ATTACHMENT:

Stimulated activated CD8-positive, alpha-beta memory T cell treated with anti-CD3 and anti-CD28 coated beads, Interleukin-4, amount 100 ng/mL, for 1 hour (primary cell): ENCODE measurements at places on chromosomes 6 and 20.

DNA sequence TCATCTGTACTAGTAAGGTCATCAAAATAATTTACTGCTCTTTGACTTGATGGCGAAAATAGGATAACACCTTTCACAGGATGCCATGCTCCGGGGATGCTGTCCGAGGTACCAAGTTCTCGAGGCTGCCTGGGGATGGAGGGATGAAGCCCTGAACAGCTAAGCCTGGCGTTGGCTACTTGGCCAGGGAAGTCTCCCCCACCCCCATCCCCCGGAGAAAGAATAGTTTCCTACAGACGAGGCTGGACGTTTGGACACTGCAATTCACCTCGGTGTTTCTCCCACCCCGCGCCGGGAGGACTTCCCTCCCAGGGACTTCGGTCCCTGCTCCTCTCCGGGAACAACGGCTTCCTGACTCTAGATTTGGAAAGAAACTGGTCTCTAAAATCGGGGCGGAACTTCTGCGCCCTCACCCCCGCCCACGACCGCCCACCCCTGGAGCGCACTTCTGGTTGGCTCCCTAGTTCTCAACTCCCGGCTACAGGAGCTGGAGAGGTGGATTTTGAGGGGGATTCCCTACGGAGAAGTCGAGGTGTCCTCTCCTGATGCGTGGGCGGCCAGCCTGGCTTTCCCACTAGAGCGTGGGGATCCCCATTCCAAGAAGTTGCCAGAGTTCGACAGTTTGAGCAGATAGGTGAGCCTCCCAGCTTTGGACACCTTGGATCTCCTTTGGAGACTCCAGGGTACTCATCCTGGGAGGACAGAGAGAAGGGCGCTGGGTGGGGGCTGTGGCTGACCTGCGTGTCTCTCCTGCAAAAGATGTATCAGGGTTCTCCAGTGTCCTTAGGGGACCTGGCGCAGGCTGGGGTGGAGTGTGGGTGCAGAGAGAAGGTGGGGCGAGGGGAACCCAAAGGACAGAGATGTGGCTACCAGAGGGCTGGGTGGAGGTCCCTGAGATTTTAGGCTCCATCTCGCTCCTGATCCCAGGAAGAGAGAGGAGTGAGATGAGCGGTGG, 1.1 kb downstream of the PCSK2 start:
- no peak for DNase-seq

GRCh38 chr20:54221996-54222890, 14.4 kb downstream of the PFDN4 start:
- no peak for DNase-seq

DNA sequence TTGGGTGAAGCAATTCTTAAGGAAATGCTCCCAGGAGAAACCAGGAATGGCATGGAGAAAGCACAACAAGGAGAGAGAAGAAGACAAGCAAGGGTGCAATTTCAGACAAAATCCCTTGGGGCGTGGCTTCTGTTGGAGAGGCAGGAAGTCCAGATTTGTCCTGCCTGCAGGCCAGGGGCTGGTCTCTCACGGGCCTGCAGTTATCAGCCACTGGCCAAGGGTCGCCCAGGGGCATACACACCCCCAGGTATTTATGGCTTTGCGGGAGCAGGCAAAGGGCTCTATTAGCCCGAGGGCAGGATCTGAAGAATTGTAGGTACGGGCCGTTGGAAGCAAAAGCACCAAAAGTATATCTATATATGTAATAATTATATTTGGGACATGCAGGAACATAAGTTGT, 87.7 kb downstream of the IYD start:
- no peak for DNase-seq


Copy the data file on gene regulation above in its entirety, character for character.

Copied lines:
Stimulated activated CD8-positive, alpha-beta memory T cell treated with anti-CD3 and anti-CD28 coated beads, Interleukin-4, amount 100 ng/mL, for 1 hour (primary cell): ENCODE measurements at places on chromosomes 6 and 20.

DNA sequence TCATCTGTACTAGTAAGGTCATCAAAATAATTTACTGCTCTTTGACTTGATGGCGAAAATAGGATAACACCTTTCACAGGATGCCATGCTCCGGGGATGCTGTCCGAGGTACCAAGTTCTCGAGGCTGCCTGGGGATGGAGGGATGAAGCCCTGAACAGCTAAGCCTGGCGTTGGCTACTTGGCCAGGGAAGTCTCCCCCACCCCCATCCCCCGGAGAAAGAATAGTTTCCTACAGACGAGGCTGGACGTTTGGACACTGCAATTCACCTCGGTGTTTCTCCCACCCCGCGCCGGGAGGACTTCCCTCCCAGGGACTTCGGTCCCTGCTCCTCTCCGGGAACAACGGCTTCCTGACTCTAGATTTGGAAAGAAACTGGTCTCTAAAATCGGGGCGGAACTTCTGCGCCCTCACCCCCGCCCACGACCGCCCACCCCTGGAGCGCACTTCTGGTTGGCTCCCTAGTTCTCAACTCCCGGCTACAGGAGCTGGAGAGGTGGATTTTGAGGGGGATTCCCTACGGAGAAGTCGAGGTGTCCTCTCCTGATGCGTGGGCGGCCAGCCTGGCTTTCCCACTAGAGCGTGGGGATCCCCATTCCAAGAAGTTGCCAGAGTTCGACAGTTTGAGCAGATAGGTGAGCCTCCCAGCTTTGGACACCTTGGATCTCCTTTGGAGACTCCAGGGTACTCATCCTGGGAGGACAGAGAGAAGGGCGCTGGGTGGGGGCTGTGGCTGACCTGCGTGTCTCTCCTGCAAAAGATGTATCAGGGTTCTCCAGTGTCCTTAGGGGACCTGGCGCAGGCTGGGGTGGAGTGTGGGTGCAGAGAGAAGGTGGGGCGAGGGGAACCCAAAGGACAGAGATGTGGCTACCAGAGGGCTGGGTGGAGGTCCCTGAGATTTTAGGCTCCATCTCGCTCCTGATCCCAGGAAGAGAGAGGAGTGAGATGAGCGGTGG, 1.1 kb downstream of the PCSK2 start:
- no peak for DNase-seq

GRCh38 chr20:54221996-54222890, 14.4 kb downstream of the PFDN4 start:
- no peak for DNase-seq

DNA sequence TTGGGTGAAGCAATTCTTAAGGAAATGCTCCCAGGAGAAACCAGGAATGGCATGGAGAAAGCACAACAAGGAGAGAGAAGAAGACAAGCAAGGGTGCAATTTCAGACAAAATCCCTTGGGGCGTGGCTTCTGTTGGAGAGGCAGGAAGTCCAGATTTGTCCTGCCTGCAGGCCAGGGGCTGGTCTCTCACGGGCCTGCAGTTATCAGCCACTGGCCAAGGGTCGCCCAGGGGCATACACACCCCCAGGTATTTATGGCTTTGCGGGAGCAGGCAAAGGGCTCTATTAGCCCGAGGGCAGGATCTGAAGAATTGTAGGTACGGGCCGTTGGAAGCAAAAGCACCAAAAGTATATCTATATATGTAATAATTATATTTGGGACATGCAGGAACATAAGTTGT, 87.7 kb downstream of the IYD start:
- no peak for DNase-seq